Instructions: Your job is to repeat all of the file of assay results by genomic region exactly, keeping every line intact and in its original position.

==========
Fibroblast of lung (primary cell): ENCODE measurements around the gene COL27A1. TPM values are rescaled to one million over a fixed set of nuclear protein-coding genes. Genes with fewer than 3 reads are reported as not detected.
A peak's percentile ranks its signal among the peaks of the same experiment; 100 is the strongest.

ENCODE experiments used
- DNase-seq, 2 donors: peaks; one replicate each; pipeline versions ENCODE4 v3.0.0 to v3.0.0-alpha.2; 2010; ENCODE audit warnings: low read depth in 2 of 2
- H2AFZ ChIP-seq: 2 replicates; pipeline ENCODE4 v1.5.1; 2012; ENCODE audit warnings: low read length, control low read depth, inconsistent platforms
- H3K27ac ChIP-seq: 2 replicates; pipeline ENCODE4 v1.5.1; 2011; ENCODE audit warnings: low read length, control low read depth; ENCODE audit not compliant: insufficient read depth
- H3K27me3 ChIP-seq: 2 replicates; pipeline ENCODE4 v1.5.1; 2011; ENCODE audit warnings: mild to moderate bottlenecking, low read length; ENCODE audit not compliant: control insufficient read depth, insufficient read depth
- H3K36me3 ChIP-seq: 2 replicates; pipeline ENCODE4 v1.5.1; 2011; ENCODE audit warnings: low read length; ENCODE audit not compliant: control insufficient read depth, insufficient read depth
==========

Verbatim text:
Fibroblast of lung (primary cell): ENCODE measurements around the gene COL27A1. TPM values are rescaled to one million over a fixed set of nuclear protein-coding genes. Genes with fewer than 3 reads are reported as not detected.
A peak's percentile ranks its signal among the peaks of the same experiment; 100 is the strongest.

ENCODE experiments used
- DNase-seq, 2 donors: peaks; one replicate each; pipeline versions ENCODE4 v3.0.0 to v3.0.0-alpha.2; 2010; ENCODE audit warnings: low read depth in 2 of 2
- H2AFZ ChIP-seq: 2 replicates; pipeline ENCODE4 v1.5.1; 2012; ENCODE audit warnings: low read length, control low read depth, inconsistent platforms
- H3K27ac ChIP-seq: 2 replicates; pipeline ENCODE4 v1.5.1; 2011; ENCODE audit warnings: low read length, control low read depth; ENCODE audit not compliant: insufficient read depth
- H3K27me3 ChIP-seq: 2 replicates; pipeline ENCODE4 v1.5.1; 2011; ENCODE audit warnings: mild to moderate bottlenecking, low read length; ENCODE audit not compliant: control insufficient read depth, insufficient read depth
- H3K36me3 ChIP-seq: 2 replicates; pipeline ENCODE4 v1.5.1; 2011; ENCODE audit warnings: low read length; ENCODE audit not compliant: control insufficient read depth, insufficient read depth